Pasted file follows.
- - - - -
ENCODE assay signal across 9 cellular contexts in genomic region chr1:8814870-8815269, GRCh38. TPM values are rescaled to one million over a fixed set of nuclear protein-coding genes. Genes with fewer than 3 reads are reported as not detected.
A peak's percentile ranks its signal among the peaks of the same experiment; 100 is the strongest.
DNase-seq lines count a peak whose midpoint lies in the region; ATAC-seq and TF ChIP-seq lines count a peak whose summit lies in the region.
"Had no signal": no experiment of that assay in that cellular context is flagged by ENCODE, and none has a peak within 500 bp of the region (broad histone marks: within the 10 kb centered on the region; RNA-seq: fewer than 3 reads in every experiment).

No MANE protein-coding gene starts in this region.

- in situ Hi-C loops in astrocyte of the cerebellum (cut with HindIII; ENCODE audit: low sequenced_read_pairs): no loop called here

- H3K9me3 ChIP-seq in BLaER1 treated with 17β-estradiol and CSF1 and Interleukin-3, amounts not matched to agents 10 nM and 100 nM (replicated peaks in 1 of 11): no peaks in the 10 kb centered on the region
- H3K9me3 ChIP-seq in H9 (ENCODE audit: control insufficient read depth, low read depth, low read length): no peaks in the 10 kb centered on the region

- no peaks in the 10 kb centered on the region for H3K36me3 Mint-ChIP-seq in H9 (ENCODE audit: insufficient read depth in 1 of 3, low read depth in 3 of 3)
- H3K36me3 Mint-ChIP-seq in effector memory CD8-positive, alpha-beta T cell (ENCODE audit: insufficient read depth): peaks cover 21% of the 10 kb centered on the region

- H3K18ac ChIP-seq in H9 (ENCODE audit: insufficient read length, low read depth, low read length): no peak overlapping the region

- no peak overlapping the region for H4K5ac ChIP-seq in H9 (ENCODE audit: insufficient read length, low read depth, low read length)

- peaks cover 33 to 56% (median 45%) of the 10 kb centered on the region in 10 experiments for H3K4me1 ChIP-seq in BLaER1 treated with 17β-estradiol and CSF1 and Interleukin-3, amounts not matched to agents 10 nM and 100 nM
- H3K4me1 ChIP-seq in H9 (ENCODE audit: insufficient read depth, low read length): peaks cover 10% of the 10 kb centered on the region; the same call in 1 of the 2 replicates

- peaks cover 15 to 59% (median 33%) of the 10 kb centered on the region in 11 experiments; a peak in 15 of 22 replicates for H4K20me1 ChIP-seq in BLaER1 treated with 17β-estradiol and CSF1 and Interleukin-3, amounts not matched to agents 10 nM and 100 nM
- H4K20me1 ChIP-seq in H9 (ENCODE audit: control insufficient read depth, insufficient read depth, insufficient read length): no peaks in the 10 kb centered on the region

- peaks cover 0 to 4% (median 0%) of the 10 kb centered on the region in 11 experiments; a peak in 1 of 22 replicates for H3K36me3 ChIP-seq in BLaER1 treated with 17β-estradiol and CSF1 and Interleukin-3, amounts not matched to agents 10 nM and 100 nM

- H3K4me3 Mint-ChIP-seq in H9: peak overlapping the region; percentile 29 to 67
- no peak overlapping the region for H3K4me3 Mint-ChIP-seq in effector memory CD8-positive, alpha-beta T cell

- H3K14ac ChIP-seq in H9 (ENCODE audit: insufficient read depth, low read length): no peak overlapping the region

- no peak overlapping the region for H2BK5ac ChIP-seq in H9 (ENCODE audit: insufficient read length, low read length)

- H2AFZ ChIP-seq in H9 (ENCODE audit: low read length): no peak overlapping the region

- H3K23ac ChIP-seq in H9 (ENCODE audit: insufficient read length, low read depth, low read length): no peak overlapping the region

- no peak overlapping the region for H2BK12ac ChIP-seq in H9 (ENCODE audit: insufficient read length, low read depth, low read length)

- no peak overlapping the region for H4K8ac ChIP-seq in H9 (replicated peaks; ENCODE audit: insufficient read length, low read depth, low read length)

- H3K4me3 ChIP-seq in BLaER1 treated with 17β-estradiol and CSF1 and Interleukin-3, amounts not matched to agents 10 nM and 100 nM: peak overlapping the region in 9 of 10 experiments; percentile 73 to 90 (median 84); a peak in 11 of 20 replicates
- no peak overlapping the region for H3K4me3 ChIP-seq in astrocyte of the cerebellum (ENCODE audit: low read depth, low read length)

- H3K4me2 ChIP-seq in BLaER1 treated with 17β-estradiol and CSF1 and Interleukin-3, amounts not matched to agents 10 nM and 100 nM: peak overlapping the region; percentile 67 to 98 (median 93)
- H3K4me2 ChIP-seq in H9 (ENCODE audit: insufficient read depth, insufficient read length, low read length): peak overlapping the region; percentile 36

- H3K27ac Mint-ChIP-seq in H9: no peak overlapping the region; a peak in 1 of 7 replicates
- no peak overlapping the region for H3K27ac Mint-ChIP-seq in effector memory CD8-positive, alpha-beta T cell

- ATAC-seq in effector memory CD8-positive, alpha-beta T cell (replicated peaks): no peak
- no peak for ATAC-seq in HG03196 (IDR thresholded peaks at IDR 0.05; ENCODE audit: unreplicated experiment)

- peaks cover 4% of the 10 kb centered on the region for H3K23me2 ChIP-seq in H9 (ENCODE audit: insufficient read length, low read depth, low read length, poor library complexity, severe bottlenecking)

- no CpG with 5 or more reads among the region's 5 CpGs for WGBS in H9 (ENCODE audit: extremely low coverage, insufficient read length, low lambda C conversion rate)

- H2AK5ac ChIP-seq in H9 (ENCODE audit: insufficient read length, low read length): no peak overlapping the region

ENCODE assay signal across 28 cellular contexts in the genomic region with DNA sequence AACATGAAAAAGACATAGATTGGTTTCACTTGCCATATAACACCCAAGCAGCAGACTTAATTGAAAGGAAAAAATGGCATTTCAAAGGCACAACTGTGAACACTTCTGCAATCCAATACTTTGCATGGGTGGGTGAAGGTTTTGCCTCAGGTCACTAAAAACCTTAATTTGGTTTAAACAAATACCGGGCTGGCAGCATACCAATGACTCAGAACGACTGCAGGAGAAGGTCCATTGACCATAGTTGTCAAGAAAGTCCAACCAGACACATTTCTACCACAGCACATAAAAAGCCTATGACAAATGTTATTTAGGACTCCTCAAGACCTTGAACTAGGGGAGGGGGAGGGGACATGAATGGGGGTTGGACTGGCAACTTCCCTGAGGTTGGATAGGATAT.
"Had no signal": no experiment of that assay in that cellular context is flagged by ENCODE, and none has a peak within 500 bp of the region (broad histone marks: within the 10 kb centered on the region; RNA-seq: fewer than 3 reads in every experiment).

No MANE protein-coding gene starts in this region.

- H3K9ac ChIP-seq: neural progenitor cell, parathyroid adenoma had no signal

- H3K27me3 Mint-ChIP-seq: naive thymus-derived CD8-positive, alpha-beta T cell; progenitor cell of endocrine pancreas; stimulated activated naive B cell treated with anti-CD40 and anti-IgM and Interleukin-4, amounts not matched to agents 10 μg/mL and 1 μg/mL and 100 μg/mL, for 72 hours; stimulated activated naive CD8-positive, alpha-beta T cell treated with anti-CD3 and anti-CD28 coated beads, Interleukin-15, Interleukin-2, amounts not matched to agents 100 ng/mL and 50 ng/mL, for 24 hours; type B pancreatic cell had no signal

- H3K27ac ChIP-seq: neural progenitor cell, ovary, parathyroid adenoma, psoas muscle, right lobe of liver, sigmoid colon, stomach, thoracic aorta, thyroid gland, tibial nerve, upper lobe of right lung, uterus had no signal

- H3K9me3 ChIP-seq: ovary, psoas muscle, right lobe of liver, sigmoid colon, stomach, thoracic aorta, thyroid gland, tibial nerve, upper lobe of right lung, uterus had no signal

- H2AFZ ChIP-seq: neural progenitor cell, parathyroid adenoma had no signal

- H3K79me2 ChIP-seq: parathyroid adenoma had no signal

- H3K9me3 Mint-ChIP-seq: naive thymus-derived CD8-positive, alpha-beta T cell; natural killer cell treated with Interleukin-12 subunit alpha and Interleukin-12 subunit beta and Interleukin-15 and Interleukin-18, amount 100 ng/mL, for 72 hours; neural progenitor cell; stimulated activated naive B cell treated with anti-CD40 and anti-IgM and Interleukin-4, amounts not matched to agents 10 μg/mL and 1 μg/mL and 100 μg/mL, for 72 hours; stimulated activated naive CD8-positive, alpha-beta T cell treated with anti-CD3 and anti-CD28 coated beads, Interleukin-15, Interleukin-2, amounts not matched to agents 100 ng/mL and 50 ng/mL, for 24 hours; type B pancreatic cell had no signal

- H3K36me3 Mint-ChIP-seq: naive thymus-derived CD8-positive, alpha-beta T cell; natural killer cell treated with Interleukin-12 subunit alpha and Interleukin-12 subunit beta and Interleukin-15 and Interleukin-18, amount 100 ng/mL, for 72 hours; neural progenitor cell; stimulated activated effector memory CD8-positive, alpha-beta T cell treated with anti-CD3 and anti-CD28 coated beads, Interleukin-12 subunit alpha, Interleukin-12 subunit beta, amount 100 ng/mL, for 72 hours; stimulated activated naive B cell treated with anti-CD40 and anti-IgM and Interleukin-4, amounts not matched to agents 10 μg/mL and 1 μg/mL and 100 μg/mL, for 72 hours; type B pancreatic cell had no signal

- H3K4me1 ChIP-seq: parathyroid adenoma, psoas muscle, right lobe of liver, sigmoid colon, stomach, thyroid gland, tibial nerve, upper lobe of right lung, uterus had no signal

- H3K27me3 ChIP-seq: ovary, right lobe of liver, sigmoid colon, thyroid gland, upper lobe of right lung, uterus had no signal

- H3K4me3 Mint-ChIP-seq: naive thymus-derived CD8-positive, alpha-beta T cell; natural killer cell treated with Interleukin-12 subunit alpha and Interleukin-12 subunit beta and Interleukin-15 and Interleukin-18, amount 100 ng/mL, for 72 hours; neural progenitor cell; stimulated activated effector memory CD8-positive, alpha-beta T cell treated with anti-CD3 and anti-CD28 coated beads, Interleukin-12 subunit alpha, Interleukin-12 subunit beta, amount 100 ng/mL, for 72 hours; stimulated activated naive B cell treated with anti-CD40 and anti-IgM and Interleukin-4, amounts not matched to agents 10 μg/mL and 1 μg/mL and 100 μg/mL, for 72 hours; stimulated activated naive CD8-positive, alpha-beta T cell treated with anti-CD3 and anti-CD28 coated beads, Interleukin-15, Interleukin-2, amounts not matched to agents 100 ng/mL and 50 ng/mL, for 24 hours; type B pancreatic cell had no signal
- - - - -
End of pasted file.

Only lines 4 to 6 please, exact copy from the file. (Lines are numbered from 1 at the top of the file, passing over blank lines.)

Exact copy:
"Had no signal": no experiment of that assay in that cellular context is flagged by ENCODE, and none has a peak within 500 bp of the region (broad histone marks: within the 10 kb centered on the region; RNA-seq: fewer than 3 reads in every experiment).

No MANE protein-coding gene starts in this region.

- in situ Hi-C loops in astrocyte of the cerebellum (cut with HindIII; ENCODE audit: low sequenced_read_pairs): no loop called here